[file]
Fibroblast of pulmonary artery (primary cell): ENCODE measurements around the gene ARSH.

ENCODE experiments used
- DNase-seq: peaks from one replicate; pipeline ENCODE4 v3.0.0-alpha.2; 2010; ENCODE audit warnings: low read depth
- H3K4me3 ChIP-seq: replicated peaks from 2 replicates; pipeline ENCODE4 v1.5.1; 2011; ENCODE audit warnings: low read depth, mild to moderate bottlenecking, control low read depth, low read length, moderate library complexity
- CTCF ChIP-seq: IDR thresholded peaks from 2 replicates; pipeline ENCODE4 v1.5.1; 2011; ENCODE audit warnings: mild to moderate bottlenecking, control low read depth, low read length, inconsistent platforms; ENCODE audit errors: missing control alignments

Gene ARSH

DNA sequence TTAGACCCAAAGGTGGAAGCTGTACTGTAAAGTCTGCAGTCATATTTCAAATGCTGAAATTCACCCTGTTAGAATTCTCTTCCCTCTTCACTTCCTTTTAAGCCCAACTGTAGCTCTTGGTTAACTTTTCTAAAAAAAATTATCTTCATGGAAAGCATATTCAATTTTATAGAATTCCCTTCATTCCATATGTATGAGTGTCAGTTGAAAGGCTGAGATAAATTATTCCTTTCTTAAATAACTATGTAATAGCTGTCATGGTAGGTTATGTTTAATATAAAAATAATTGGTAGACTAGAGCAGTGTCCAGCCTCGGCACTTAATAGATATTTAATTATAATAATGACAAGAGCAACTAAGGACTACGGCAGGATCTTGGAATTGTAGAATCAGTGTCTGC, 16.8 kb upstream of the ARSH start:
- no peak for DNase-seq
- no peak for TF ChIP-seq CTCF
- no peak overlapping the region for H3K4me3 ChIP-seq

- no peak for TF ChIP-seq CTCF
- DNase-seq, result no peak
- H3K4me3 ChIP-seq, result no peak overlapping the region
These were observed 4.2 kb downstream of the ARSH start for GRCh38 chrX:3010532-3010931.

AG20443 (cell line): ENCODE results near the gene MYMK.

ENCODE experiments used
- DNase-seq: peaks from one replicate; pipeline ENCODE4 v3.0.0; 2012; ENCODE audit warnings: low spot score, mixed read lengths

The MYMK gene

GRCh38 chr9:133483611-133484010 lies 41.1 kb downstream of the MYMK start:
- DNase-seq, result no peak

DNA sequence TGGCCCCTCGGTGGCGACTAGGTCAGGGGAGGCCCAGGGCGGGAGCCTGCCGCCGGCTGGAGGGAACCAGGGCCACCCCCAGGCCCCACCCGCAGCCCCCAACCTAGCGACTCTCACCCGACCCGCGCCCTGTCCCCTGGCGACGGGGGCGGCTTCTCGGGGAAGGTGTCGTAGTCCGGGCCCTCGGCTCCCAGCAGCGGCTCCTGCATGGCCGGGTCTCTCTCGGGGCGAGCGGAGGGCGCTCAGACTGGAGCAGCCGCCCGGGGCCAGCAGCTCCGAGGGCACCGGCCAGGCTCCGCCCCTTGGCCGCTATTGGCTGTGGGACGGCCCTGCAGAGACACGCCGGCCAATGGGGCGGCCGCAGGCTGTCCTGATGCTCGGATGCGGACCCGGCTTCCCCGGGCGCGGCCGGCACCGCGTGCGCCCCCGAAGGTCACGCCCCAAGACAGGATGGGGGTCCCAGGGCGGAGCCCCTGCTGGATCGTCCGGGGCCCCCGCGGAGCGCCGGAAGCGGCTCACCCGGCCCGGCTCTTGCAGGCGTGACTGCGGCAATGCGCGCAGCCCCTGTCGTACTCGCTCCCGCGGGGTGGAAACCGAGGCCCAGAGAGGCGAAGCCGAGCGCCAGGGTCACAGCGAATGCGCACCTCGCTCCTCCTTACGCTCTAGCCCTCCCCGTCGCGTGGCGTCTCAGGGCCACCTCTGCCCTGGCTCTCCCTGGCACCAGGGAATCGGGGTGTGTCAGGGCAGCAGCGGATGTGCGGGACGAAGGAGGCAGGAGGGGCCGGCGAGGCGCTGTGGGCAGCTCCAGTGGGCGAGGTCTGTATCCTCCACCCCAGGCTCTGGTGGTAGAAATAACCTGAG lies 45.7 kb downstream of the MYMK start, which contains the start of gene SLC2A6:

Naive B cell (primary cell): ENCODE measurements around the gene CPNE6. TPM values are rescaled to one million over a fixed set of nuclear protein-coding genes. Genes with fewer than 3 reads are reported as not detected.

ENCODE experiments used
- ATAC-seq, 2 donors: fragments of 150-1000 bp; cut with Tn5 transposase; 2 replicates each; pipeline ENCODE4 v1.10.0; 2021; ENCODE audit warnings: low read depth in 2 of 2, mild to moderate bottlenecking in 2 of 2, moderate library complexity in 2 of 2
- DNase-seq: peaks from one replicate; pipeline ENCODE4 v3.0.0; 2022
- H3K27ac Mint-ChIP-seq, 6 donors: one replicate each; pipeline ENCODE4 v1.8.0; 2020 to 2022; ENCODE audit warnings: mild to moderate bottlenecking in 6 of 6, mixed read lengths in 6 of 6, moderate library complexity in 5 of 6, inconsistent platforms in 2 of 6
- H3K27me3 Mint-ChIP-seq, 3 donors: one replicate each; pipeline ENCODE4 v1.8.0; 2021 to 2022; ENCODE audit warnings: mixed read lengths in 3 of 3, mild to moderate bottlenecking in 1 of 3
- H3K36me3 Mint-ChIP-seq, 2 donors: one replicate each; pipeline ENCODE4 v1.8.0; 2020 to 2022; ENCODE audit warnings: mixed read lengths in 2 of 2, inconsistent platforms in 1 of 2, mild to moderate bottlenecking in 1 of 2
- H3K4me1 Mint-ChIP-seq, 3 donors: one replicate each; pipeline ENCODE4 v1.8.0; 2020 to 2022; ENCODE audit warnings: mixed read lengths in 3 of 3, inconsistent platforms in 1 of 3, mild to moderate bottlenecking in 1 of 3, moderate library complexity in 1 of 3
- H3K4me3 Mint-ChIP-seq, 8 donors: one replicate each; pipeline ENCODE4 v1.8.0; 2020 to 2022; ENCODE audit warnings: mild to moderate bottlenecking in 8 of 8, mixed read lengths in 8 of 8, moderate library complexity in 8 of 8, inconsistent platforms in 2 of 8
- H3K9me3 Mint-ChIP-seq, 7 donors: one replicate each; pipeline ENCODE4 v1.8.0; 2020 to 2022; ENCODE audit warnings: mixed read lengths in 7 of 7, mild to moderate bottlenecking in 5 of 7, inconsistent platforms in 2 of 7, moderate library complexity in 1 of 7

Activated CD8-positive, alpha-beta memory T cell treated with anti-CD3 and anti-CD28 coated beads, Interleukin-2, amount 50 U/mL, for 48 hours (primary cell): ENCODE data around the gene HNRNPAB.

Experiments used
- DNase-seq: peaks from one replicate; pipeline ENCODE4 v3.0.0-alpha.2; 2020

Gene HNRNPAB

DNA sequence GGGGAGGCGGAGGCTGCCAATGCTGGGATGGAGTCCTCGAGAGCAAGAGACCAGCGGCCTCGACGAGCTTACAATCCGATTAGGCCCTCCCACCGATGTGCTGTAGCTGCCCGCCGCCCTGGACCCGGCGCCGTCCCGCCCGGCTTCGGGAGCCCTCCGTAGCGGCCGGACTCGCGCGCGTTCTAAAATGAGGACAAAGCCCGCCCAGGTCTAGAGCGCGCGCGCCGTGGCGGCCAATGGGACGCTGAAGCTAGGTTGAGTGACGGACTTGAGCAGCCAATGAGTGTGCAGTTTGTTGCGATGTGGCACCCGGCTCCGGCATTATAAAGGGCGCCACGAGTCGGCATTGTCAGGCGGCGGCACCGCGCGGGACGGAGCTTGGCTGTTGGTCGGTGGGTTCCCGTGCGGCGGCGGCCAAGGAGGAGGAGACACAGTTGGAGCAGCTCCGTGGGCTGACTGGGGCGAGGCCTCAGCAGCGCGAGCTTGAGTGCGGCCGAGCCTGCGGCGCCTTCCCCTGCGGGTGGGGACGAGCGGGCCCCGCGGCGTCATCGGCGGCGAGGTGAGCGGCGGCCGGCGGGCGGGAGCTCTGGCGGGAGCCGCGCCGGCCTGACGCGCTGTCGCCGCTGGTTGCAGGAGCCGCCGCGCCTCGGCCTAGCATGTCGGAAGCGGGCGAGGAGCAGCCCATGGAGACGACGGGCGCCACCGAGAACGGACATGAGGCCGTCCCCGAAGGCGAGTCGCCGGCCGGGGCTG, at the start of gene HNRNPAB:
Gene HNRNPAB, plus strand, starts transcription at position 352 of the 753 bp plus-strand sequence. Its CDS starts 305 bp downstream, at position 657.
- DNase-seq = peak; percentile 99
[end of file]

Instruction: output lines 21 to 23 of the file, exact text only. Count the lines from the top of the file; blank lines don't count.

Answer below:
DNA sequence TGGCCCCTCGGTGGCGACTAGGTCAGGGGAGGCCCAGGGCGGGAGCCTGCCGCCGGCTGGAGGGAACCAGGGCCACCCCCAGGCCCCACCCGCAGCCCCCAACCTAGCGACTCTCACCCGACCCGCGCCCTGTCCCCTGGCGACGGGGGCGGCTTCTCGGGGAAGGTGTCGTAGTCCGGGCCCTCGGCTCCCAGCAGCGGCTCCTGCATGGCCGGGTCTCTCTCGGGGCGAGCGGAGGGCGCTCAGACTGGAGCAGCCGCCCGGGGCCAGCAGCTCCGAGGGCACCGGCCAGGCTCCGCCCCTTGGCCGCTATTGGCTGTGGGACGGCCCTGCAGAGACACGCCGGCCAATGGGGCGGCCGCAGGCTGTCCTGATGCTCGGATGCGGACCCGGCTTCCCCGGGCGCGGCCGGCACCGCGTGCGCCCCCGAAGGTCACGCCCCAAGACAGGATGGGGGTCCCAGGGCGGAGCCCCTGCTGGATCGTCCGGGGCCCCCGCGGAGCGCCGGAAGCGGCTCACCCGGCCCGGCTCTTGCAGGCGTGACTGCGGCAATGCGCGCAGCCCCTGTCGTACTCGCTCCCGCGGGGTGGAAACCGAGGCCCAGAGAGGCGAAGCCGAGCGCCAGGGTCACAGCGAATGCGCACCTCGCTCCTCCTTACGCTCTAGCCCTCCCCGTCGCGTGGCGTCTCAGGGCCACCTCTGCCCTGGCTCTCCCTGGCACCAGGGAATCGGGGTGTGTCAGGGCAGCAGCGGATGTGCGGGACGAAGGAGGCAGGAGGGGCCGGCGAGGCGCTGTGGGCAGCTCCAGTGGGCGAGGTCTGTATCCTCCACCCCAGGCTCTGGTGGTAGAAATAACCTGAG lies 45.7 kb downstream of the MYMK start, which contains the start of gene SLC2A6:

Naive B cell (primary cell): ENCODE measurements around the gene CPNE6. TPM values are rescaled to one million over a fixed set of nuclear protein-coding genes. Genes with fewer than 3 reads are reported as not detected.

ENCODE experiments used